Know the early signs and symptoms of cancer and don’t delay seeking advice from your NHS

Today (4 February) is World Cancer Day and people across Lancashire and South Cumbria are being reminded of the signs and symptoms of cancer and the importance of seeking advice from local healthcare services if they are worried.

Dr Neil Smith, local GP and cancer director for Lancashire and South Cumbria Integrated Care System (ICS) is advising people not to put off vital checks, and instead follow the lead of the many people coming forward each month to get either reassurance or early diagnosis following the discovery of signs or symptoms of potential cancer.

Dr Smith said: “Anyone worried about potential cancer symptoms should contact their GP surgery as soon as possible. Don’t think it’s not important or put it off. Your GP will make time to listen to your concerns.

“It’s vital that we continue to encourage people to come forward. Symptoms can be vague and difficult to spot so it is important that people speak to their GP if they are experiencing something unusual or different for them so they can get the help they need.”

Anyone experiencing symptoms such as unexplained bleeding, the discovery of a new lump or a change to your skin, unexplained weight loss or tiredness, any type of unexplained pain that doesn’t go away with treatment or diarrhoea that lasts three weeks or more, should get in touch with their local NHS.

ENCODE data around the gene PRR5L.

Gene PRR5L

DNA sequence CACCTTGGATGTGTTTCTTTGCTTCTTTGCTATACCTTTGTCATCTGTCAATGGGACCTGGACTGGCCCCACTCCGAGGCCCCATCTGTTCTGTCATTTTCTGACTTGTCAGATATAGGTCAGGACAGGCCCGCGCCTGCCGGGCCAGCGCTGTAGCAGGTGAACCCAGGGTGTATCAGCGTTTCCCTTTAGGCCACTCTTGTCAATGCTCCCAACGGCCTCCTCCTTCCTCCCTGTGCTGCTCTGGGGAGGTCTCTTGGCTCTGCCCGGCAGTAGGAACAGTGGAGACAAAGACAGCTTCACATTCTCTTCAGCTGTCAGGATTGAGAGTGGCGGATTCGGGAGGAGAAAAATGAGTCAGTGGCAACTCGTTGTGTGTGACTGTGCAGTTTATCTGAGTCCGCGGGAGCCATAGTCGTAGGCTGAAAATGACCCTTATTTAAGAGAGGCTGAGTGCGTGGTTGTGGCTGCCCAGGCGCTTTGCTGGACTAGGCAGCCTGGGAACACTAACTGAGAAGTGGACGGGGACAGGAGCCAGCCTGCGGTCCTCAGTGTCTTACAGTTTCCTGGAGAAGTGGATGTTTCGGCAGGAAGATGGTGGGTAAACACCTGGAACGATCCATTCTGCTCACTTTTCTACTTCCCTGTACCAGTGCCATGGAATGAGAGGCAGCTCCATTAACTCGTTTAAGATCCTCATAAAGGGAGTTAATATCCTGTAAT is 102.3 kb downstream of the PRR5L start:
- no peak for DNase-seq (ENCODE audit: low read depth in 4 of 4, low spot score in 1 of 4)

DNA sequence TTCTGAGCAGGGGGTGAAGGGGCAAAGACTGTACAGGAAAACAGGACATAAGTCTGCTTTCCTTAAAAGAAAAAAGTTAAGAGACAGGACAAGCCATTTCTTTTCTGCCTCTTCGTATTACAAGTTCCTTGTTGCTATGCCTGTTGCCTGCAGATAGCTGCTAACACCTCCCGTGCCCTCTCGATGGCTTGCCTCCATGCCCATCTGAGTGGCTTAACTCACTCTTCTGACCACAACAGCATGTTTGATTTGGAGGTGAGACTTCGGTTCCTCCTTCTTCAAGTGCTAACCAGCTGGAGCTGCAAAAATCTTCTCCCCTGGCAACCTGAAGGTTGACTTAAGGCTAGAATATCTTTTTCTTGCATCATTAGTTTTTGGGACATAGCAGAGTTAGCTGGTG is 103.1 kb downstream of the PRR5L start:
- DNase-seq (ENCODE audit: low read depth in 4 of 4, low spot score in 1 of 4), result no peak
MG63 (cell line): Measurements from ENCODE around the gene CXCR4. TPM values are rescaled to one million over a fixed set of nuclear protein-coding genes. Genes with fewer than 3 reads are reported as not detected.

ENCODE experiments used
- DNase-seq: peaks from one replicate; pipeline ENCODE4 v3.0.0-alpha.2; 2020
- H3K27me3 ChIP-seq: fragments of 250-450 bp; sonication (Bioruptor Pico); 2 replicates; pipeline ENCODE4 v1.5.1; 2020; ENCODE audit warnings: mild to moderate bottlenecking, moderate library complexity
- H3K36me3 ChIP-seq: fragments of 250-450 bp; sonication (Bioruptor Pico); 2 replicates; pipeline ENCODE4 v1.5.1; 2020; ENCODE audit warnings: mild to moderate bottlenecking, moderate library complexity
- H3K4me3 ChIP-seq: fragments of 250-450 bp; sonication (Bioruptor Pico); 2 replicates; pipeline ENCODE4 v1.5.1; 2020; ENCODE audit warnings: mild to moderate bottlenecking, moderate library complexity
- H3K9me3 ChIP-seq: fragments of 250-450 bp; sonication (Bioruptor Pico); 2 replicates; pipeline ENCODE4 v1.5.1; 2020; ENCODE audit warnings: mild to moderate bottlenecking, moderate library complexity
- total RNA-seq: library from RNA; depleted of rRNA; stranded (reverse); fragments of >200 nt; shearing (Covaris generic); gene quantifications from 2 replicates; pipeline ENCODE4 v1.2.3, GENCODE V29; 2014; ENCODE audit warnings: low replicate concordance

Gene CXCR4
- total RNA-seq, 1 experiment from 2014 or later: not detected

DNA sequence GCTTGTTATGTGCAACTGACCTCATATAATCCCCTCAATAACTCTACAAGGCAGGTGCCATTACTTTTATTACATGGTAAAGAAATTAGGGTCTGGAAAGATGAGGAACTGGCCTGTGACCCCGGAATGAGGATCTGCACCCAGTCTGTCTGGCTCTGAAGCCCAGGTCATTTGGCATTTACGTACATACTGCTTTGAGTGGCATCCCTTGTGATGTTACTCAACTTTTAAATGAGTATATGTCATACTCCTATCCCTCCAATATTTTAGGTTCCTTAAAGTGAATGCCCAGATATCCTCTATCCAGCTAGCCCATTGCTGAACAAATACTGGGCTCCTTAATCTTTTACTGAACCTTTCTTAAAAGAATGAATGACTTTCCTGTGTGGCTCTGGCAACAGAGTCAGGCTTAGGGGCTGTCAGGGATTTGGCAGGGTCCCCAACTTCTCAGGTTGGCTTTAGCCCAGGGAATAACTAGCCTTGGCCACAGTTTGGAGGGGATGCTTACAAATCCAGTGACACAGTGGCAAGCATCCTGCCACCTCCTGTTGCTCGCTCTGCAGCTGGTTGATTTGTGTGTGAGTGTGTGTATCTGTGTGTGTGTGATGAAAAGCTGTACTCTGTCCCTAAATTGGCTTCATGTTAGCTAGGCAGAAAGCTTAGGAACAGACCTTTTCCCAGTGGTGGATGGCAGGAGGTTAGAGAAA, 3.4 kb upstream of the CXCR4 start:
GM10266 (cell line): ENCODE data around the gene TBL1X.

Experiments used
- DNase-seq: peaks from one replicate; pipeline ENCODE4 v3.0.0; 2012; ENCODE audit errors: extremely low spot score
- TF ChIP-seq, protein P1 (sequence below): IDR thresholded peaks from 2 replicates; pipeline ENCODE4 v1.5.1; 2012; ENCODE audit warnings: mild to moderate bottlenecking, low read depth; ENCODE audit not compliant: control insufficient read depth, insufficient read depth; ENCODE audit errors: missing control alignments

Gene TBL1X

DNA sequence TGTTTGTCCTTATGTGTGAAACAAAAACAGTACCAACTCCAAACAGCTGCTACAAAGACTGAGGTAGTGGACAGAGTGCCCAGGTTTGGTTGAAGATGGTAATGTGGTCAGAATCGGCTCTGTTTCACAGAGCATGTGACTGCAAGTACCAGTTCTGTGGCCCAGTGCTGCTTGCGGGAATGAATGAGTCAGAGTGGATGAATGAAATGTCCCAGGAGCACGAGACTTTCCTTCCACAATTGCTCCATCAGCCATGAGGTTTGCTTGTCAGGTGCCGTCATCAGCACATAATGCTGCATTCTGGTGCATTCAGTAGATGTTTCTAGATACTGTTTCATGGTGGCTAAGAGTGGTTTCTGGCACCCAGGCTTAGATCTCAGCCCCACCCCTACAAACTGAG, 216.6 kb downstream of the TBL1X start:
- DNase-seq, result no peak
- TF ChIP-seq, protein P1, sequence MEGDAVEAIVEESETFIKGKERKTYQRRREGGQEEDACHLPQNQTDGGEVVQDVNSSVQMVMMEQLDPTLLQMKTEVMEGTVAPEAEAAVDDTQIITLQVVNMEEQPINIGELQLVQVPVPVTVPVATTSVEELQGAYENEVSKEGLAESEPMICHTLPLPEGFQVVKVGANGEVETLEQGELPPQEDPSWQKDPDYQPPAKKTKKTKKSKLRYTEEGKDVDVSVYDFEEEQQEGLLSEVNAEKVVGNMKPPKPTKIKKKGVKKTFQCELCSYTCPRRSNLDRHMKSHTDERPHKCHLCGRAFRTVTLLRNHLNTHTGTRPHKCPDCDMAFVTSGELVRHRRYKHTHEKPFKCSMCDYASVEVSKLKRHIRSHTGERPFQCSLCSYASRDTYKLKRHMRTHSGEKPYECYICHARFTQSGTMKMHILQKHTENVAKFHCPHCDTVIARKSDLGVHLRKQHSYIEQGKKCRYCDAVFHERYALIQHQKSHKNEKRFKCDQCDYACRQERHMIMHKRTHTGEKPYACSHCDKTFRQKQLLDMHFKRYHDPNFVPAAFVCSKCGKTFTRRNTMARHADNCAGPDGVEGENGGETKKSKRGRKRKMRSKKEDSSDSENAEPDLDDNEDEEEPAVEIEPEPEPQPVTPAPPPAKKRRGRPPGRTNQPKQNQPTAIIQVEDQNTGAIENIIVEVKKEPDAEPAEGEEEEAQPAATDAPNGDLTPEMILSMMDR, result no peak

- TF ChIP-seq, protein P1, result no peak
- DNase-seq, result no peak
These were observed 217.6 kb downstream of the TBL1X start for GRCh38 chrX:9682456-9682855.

In addition, anyone who has received an NHS letter inviting them for screening – whether bowel, breast or lung – should also make sure they follow up and book their appointments as soon as they are able.

Dr Smith said: “We know that people may be developing these cancers long before they notice any signs or symptoms, so it’s important that once invited, people book their appointments as soon as possible. That way, we can pick up any abnormalities and start treatment early to improve the chances of success.

“We are going further and faster than ever before in our ambitions to catch more cancers at an earlier stage so that we can save more lives.

NHS staff are working hard to ensure that those who are coming forward for checks can be seen quickly, so that cancer can be caught at an earlier stage.”

In 2021, the NHS announced a £20 million investment to speed up cancer diagnosis so that thousands more people can get potentially life-saving cancer checks.

For further information on the range of signs and symptoms of cancer, visit: www.nhs.uk/conditions/cancer/symptoms/